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Trade Tensions Worry Global Stock Traders: Global Week Ahead

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Likely, this short 4-day Global Week Ahead will be pre-occupied with happenings in the USA.

First, there are NAFTA negotiations. These are overheating at the moment. China tariff talk tensions also look likely to escalate into more actual tariff hikes by the USA.

After that, Friday’s U.S. nonfarm payroll and wage growth estimates for August should be the remaining top trading events. The call is for about +180K for August’s U.S. nonfarm job adds.

As for the rest of the world? I count numerous important monetary policy decisions happening outside the USA this week. None of the central bankers are looking for a change in rates, which is telling.

  1. Banco Central de Chile is not expected to alter its policy overnight rate target on Tuesday. Within the Bloomberg consensus, only one out of nine forecasters expect a hike.
  2. Consensus unanimously expects the Reserve Bank of Australia to keep its cash target rate unchanged at 1.5% on Tuesday.
  3. The Bank of Canada should stay pat at 1.5% on Wednesday.
  4. Bank Negara Malaysia is also expected to keep its overnight policy rate on hold at 3.25% on Wednesday.
  5. Sweden’s Riksbank is expected to hold its policy rate at -0.5% on Thursday.

There is worry growing outside the USA on the U.S. dollar’s direction and on the strength of global GDP expansions. South Africa is now in a bona fide recession.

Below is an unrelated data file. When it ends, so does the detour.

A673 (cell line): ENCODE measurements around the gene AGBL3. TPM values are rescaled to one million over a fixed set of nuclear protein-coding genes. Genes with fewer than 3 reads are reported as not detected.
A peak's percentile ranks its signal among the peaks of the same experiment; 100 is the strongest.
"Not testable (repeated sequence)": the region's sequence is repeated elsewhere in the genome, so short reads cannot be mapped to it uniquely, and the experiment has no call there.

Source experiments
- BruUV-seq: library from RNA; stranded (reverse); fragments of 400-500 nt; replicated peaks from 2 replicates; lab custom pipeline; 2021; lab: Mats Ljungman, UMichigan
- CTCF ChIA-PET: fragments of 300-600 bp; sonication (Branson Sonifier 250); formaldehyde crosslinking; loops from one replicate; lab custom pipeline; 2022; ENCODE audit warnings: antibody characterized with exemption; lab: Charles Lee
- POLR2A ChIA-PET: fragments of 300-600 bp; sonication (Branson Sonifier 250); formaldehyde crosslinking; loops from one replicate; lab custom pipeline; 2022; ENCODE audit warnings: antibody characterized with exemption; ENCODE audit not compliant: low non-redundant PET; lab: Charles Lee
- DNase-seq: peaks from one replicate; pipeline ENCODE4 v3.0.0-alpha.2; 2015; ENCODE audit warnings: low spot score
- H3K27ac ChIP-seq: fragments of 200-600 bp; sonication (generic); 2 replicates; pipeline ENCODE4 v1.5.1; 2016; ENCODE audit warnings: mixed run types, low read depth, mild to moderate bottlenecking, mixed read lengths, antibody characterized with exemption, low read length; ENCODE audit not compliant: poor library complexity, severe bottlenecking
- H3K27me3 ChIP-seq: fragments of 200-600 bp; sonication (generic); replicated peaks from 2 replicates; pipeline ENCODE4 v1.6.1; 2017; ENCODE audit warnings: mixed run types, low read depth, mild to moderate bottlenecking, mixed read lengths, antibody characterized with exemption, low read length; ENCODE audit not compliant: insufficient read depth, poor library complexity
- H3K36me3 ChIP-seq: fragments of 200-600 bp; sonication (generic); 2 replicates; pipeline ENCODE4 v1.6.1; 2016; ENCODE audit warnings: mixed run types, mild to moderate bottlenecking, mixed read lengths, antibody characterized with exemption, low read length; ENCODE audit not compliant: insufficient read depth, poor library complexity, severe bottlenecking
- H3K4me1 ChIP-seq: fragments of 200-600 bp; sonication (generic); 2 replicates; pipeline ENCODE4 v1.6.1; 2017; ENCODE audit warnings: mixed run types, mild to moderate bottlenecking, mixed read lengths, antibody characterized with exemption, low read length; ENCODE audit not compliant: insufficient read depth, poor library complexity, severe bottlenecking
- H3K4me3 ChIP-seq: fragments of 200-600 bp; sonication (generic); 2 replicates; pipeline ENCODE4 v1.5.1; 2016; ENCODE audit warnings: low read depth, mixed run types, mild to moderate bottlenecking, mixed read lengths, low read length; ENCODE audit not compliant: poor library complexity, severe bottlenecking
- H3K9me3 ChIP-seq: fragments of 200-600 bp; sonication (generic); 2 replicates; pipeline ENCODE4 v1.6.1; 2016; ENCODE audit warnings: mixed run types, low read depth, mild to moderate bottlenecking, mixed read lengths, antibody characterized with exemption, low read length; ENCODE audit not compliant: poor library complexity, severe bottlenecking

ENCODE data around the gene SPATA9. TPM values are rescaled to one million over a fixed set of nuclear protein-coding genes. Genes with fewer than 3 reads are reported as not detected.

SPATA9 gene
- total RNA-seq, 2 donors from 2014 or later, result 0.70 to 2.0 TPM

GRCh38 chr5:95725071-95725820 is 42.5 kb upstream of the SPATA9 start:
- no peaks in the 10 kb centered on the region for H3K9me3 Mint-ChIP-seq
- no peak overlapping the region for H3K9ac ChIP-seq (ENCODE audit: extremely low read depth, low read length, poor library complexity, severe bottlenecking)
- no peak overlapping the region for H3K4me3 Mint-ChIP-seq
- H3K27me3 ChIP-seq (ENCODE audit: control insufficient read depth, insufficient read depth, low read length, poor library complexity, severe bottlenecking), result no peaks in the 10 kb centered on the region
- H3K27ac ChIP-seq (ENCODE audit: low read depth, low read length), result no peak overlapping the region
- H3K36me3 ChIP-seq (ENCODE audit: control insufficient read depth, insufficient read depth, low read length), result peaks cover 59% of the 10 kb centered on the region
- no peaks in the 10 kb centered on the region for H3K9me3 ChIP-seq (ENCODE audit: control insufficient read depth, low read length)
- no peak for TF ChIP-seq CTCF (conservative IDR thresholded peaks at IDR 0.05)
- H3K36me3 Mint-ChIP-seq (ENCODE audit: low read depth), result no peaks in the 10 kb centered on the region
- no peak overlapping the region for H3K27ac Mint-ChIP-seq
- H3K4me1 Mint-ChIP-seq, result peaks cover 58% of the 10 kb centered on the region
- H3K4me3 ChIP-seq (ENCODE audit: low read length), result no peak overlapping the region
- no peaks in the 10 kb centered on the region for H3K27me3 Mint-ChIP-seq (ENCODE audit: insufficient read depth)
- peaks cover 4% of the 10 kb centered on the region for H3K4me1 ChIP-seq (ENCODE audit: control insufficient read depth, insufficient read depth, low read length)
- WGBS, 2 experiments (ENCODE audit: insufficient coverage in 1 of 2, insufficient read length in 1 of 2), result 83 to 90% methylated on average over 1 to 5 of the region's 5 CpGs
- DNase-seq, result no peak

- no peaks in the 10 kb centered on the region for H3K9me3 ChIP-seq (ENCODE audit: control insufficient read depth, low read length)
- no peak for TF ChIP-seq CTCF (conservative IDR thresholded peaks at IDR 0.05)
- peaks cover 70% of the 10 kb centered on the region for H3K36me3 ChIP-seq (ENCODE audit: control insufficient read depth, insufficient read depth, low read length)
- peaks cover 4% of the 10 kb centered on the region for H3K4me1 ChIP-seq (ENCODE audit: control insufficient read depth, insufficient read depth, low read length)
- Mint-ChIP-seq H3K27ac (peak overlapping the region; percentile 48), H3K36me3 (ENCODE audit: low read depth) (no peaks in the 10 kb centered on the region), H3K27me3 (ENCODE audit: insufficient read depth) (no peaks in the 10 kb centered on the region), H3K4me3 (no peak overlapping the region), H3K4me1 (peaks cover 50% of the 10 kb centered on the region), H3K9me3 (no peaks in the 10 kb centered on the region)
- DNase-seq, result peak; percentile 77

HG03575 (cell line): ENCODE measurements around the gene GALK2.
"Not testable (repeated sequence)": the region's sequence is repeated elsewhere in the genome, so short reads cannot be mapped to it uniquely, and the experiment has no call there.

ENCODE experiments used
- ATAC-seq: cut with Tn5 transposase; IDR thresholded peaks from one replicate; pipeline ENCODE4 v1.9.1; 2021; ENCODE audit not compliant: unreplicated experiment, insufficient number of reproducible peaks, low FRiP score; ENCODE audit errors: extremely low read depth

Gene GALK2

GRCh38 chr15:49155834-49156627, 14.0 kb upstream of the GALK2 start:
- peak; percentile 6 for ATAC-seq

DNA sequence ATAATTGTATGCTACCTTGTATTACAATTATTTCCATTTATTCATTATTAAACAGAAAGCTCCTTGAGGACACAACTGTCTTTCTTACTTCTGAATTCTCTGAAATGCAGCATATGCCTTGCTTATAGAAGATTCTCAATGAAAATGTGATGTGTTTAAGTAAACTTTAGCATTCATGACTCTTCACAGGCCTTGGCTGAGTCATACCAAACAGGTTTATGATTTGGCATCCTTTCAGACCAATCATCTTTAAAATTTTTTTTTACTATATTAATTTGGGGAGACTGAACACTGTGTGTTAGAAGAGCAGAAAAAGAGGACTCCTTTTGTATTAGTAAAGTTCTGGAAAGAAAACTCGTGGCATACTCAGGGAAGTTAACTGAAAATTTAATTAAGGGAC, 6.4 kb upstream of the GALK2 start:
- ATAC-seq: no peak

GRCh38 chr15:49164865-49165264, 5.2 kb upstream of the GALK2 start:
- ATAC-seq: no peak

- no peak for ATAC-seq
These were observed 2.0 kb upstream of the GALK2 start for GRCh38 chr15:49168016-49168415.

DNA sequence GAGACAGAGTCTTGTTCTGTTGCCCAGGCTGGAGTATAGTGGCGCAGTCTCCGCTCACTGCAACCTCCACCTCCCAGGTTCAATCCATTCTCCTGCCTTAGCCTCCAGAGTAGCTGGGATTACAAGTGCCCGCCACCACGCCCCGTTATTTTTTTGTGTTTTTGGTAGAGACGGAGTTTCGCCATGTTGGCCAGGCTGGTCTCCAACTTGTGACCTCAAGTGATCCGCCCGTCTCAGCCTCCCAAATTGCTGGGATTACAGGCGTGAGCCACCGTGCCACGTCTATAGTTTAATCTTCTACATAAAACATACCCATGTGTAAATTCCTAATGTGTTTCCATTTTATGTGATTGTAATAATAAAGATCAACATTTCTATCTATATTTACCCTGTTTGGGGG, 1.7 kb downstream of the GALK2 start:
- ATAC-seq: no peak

Next, to elaborate on all of this, I reproduced Reuters’ latest five big world market themes — aka those happening outside the USA.

These are the ones most likely to dominate thinking of investors and traders. I kept them in order of importance for equities.

(1) A big U.S. nonfarm jobs report on Friday is the week’s top catalyst

President Trump’s tariff war has cast a shadow over all economic data releases lately, including the biggest market-mover of them all: the U.S. jobs employment report. Friday offers a fresh chance to see if the brewing tensions have had any impact on hiring or not.

The narrative a month ago, when July’s employment and earnings figures were released, was about how rising tensions between Washington and its trade partners, especially China, might have hurt job creation. The answer was not much. The 157K jobs added was pretty healthy and at 3.9%, the unemployment rate was 0.1% above May’s 18-year low.